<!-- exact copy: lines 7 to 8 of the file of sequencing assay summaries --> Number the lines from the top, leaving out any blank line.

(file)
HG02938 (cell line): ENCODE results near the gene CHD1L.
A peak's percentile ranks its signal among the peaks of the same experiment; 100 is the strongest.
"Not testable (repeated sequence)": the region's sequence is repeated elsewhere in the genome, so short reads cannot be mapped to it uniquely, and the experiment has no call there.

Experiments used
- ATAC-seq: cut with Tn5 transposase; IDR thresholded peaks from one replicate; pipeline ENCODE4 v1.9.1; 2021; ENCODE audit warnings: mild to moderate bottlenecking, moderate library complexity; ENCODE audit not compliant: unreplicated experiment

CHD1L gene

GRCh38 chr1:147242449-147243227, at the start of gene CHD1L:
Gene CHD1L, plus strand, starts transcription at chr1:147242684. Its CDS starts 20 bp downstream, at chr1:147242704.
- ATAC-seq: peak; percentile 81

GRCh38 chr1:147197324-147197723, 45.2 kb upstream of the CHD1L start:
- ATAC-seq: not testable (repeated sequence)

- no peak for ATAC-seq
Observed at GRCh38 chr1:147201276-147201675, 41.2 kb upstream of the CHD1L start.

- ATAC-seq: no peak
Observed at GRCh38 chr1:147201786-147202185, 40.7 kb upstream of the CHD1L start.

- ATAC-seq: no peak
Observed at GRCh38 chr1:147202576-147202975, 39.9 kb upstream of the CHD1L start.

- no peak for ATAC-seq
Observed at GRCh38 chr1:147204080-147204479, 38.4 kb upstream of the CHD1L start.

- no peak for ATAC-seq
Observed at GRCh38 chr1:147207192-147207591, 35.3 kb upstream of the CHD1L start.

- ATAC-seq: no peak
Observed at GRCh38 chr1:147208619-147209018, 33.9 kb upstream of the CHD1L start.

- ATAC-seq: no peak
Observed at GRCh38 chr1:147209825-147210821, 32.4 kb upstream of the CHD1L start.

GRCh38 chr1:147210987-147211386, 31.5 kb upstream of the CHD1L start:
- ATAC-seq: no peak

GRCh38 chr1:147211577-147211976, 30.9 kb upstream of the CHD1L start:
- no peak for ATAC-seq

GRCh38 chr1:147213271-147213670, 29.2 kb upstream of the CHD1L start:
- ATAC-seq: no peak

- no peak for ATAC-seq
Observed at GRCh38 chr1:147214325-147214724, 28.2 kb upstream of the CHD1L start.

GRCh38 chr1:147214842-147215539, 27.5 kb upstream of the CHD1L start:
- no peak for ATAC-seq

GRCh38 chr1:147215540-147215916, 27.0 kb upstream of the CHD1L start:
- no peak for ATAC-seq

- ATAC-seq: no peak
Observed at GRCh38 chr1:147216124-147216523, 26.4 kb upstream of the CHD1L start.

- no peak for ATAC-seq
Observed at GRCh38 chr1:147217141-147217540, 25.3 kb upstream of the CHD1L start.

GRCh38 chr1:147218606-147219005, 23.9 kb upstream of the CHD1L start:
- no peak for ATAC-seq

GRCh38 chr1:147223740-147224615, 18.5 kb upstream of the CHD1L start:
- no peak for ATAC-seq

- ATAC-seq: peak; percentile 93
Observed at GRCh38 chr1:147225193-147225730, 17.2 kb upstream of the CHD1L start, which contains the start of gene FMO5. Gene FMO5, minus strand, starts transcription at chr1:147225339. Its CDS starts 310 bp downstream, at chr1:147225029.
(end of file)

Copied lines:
GRCh38 chr1:147242449-147243227, at the start of gene CHD1L:
Gene CHD1L, plus strand, starts transcription at chr1:147242684. Its CDS starts 20 bp downstream, at chr1:147242704.